For joints, I created fixed joint between tibia(reference) and femur(mobile). Also another fixed joint between femur(reference) and patella(mobile).

The bones are solid

Material properties being used are that of a healthy person. These are shown in the following table.


Bones properties

I am also attaching the file with my post. Kindly review it. Thanking you in advance.

peteroznewman posted this 4 days ago

I should have mentioned that there is a 120 MB file size limit on uploads. I got your email and can see your model. I will reply on the convergence question later.

I attach a CT image of a slice through a knee joint. You can see that the bone is very compact (shows as white) for only a small thickness near the surface and is very spongy (shows as darker) in the center.  The table of bone properties shows that the Young's modulus for compact bone is 17,600 while it is only 500 MPa for spongy bone. If your model of the bone is solid throughout using the compact bone properties, the deformation and therefore the stress will be different in that model compared with a model that has a thin wall of compact bone and a center of spongy bone. You could make some simple geometry and test the effect of a compact bone surface thickness with a spongy interior (or even leave it hollow).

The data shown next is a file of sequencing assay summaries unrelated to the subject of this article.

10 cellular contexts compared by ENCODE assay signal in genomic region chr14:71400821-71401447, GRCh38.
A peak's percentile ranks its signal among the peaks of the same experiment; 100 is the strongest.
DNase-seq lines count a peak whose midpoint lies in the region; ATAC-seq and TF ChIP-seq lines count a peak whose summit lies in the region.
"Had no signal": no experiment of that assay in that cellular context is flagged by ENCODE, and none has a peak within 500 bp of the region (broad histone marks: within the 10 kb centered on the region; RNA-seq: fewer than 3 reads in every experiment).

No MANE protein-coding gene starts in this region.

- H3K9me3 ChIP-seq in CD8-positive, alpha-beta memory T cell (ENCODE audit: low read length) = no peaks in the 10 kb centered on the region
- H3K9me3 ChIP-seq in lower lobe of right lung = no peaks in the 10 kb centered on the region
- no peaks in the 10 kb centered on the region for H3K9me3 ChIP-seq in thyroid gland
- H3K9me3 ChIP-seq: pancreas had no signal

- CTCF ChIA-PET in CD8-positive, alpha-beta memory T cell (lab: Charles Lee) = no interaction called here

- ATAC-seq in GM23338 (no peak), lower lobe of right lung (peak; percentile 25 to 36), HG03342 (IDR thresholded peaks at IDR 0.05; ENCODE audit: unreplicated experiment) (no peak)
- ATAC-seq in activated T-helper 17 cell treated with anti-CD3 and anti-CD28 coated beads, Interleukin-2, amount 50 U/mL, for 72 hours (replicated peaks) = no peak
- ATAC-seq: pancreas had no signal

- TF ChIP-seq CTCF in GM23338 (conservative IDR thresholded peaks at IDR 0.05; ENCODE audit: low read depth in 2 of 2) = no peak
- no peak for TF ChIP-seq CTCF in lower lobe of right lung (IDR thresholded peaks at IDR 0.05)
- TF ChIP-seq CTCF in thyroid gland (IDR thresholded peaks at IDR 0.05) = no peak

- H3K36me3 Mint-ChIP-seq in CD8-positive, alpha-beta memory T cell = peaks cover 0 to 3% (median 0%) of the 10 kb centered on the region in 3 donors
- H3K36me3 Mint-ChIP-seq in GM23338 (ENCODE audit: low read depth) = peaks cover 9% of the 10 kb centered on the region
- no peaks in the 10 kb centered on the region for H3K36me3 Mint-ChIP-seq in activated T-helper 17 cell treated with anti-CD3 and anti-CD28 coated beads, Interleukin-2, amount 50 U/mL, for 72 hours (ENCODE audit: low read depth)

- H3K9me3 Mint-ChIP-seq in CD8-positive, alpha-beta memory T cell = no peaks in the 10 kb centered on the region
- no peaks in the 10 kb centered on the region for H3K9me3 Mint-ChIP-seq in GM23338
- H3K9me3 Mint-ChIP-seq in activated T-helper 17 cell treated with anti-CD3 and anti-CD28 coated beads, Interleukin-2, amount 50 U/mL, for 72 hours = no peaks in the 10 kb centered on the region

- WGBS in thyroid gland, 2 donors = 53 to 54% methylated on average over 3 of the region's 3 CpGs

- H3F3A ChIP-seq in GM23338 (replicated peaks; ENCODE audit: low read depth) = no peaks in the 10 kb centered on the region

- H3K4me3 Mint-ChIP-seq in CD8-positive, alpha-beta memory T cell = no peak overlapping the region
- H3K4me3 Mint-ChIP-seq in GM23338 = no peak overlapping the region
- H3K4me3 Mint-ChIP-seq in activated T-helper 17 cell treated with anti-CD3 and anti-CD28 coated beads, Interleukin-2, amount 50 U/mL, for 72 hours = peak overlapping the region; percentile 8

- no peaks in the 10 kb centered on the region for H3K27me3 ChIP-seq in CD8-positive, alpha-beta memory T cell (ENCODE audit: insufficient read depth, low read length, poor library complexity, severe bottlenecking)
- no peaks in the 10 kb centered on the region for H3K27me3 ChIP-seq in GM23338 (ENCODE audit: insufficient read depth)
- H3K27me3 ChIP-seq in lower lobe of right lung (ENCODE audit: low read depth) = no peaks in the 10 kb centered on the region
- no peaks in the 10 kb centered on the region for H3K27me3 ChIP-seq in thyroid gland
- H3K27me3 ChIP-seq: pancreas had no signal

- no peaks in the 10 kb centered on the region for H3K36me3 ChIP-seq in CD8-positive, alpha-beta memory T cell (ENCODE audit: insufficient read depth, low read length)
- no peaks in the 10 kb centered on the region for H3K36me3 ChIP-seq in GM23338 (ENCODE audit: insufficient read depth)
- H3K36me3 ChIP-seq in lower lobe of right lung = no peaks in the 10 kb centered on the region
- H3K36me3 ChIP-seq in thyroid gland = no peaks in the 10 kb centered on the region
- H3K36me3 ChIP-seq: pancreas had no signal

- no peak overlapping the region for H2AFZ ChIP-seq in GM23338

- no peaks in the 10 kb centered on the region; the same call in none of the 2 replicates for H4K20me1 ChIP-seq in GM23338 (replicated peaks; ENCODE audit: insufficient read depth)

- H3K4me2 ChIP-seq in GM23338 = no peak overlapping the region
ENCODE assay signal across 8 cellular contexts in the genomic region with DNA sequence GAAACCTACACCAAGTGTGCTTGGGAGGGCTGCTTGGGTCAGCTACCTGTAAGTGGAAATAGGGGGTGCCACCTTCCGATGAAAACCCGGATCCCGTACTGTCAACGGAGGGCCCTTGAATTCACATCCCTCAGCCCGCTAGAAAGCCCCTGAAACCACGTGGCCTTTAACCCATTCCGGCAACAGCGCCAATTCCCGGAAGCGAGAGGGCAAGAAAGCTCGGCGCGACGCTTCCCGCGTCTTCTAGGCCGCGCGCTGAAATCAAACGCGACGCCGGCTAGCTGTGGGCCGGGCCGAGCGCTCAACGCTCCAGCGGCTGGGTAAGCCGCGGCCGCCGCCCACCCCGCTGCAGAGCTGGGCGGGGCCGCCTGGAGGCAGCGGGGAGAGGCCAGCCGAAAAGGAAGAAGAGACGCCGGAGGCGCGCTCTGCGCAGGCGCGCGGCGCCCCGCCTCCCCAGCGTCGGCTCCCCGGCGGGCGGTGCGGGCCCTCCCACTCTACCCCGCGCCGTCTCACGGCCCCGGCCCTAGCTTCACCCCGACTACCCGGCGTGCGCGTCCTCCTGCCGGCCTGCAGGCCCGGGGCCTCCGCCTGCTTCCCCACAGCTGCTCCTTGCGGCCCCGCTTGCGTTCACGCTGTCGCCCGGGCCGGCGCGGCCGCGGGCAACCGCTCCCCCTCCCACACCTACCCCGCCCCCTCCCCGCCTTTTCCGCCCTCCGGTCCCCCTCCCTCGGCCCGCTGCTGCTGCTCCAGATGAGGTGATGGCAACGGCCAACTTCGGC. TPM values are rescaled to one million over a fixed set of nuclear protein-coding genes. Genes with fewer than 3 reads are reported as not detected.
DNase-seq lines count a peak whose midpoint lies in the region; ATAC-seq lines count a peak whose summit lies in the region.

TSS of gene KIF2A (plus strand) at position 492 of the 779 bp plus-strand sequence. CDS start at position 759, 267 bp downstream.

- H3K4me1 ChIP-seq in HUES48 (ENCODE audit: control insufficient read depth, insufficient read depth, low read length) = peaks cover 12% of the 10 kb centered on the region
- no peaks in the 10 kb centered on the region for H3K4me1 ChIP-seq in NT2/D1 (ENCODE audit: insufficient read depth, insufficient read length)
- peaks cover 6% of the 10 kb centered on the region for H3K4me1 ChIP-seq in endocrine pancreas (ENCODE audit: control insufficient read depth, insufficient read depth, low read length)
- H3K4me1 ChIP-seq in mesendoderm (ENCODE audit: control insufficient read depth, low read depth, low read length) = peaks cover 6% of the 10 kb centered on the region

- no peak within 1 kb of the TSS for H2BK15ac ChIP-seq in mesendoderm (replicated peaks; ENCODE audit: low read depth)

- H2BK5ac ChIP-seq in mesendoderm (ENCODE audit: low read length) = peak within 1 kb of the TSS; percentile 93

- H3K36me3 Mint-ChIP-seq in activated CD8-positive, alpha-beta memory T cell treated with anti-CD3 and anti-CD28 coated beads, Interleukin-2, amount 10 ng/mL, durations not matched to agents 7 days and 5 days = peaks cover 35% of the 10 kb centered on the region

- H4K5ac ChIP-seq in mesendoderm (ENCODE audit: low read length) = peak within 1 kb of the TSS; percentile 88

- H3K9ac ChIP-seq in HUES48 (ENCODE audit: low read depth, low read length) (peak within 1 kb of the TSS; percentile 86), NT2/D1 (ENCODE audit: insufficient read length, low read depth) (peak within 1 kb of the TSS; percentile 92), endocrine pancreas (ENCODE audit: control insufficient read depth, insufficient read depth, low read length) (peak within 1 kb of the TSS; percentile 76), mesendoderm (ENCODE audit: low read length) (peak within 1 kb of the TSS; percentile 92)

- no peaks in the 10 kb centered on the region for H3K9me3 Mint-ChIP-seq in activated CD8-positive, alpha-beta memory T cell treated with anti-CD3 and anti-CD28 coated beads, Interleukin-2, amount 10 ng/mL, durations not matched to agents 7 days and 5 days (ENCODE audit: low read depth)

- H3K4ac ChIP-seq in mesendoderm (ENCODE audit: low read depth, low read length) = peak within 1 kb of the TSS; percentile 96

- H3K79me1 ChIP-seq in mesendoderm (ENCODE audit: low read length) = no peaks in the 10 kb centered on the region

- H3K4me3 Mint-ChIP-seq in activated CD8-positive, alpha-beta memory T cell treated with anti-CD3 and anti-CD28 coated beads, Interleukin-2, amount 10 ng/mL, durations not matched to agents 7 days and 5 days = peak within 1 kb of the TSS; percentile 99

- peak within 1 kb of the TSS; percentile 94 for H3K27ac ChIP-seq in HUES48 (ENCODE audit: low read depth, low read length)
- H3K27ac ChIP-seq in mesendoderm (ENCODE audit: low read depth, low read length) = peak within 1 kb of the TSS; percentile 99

• Liked by
  • Hassaan
Hassaan posted this 4 days ago

Okay. Yes its a good suggestion. I will work on this. Can I give different material properties to one bone in ansys? As in the case described above. I will be very thankful for your reply.


peteroznewman posted this 4 days ago

Mesh Convergence Study
First let me say that I am glad to see you doing a mesh convergence study. Everyone should do this, few actually do. I wrote about this topic in this post. However, I will challenge the 2% you mentioned. There are far larger approximations in your model, maybe even over 100%, which makes reducing the change in stress to < 2% due to mesh size an unnecessary restriction; 10% would be sufficent. 

I will say that 2% can easily be achieved. If you have one mesh that has an element size of 1.00 mm and another mesh that has an element size of 1.01 mm, the stress will change by < 2% so the metric is flawed because it doesn't account for the magnitude of the element size change.  In the plot below, the element size changes by at least a factor of 1.5, which is the other constraint needed in a mesh convergence study.

What you really what to know at the end of a mesh convergence study is what is a good estimate for the exact stress, which is at a zero element sizeYou can do that by plotting the stress vs. element size data and showing that it is converging and extrapolate to zero element size. In the example plot, the exact stress estimate is 1540 MPa based on a linear fit through the last three points. The last two points are 1447 and 1478 MPa. The difference is 2.1% so you could say you had converged. The exact stress estimate is 1540 MPa which is 4.2% higher than 1478 MPa. Isn't that a better estimate?